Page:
If you choose to pursue an area that we do not offer or go in depth in an area already covered, we recommend the Individual Special Project option. These ECON 0500 proposals MUST be passed by the entire department and are to be submitted to the chair by the first Friday of fall and spring semester, respectively. The proposals should contain a specific description of the course contents, its goals, and the mechanisms by which goals are to be realized. It should also include a bibliography. According to the College Handbook, ECON 0500 projects are a privilege open to those students with advanced preparation and superior records in their fields. A student needs to have a 3.5 or higher G.P.A. in Economics courses taken at Middlebury in order to pursue an Individual Special Project. ECON 0500 does not count towards one of the 10 courses for the major.

ECON0500M-S14

CRN: 20876

Individual Special Project

Individual Special Project
If you choose to pursue an area that we do not offer or go in depth in an area already covered, we recommend the Individual Special Project option. These ECON 0500 proposals MUST be passed by the entire department and are to be submitted to the chair by the first Friday of fall and spring semester, respectively. The proposals should contain a specific description of the course contents, its goals, and the mechanisms by which goals are to be realized. It should also include a bibliography. According to the College Handbook, ECON 0500 projects are a privilege open to those students with advanced preparation and superior records in their fields. A student needs to have a 3.5 or higher G.P.A. in Economics courses taken at Middlebury in order to pursue an Individual Special Project. ECON 0500 does not count towards one of the 10 courses for the major.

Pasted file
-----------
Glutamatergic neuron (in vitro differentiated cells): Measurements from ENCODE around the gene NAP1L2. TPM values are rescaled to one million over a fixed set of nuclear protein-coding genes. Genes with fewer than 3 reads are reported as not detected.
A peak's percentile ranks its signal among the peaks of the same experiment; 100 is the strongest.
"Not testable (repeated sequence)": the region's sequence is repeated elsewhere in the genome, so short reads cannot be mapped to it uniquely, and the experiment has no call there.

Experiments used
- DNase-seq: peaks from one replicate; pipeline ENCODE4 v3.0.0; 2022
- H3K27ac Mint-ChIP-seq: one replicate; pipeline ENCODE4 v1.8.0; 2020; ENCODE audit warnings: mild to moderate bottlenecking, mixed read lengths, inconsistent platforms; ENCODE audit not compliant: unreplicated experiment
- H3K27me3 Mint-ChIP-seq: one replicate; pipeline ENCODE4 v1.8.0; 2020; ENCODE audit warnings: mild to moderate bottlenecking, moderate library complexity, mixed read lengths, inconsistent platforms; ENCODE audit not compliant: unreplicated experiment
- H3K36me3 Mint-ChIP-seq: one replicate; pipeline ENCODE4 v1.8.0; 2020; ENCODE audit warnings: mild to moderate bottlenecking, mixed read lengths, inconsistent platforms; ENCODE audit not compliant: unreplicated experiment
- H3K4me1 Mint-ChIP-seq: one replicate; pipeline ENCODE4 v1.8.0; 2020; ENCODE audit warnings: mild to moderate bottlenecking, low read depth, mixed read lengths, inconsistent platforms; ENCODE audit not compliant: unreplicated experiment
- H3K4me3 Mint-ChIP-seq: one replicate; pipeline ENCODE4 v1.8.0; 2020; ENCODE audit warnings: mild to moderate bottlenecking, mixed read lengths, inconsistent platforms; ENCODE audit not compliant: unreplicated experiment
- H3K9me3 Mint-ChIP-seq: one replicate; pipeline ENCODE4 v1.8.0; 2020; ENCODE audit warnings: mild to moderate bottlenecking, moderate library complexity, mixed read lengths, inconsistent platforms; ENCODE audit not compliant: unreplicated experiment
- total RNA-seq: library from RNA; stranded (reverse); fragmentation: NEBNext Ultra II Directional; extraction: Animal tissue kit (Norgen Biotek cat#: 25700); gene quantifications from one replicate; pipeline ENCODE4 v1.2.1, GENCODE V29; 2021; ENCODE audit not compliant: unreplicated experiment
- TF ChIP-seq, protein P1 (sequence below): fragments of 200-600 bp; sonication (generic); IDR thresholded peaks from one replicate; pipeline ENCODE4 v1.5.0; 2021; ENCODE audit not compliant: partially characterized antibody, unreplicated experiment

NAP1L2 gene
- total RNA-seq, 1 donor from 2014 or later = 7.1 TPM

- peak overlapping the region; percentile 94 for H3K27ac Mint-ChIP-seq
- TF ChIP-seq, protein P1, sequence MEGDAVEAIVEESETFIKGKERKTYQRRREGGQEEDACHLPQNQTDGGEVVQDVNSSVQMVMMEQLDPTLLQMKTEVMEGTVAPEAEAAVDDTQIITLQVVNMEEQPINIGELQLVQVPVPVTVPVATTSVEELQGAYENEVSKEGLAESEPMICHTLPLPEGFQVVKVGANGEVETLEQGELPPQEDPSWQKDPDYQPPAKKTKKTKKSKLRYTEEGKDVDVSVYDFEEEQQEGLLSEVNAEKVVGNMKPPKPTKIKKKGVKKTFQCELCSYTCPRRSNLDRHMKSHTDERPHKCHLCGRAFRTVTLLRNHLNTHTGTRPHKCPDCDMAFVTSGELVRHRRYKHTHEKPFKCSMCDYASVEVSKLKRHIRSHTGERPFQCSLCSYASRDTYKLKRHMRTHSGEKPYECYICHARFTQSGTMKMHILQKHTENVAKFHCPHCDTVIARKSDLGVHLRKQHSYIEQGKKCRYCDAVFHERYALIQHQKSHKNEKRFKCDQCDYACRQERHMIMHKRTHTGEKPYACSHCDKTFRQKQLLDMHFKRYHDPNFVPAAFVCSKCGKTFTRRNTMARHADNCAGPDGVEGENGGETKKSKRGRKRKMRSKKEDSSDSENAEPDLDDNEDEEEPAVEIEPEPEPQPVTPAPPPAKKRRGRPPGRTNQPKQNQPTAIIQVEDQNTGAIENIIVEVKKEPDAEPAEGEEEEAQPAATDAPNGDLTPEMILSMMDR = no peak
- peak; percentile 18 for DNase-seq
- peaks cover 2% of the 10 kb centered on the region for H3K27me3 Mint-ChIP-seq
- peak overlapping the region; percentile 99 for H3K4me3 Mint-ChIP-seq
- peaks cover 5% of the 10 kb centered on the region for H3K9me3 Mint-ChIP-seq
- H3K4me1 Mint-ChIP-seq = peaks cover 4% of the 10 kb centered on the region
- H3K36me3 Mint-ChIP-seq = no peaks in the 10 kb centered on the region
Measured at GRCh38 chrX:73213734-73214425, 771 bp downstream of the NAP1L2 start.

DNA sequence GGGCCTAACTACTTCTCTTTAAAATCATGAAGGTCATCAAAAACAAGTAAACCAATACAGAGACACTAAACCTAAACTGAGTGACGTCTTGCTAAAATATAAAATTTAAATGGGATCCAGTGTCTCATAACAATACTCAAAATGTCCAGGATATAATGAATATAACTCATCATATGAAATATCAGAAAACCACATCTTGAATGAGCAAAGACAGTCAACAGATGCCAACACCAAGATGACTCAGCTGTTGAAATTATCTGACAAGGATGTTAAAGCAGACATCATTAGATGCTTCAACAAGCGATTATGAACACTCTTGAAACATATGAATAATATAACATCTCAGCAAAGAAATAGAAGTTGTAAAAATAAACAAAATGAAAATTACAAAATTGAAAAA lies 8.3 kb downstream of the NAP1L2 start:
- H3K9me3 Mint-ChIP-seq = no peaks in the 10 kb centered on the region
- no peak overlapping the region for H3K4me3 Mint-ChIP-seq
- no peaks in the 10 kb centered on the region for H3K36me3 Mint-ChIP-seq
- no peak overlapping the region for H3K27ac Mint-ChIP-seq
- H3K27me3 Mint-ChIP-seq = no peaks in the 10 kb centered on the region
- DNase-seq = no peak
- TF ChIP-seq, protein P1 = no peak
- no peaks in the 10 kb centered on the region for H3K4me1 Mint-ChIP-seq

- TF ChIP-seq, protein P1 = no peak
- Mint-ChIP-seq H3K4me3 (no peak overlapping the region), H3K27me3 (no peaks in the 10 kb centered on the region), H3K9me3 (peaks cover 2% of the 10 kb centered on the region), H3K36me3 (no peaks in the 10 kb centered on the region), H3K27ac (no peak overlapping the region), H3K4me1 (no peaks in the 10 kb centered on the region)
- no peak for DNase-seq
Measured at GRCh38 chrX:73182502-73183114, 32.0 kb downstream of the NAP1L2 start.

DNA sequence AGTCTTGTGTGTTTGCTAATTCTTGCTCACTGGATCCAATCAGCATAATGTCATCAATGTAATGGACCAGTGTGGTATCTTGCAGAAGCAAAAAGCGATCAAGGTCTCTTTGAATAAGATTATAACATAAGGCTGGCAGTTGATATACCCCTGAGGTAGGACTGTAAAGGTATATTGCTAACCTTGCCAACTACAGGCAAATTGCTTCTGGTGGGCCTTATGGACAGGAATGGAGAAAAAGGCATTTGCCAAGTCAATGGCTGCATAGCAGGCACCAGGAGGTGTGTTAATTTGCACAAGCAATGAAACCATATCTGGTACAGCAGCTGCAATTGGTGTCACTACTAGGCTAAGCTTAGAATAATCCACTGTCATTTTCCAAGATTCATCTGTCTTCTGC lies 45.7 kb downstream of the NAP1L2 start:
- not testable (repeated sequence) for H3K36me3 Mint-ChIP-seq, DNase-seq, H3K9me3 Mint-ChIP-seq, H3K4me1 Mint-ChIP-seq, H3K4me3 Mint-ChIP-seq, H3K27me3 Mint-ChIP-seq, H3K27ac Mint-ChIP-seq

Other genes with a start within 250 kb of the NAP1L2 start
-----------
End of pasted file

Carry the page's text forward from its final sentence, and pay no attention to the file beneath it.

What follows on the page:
ECON0500N-S14

CRN: 20877

Individual Special Project

Individual Special Project
If you choose to pursue an area that we do not offer or go in depth in an area already covered, we recommend the Individual Special Project option. These ECON 0500 proposals MUST be passed by the entire department and are to be submitted to the chair by the first Friday of fall and spring semester, respectively. The proposals should contain a specific description of the course contents, its goals, and the mechanisms by which goals are to be realized. It should also include a bibliography. According to the College Handbook, ECON 0500 projects are a privilege open to those students with advanced preparation and superior records in their fields. A student needs to have a 3.5 or higher G.P.A. in Economics courses taken at Middlebury in order to pursue an Individual Special Project. ECON 0500 does not count towards one of the 10 courses for the major.

ECON0500O-S14

CRN: 20878

Individual Special Project

Individual Special Project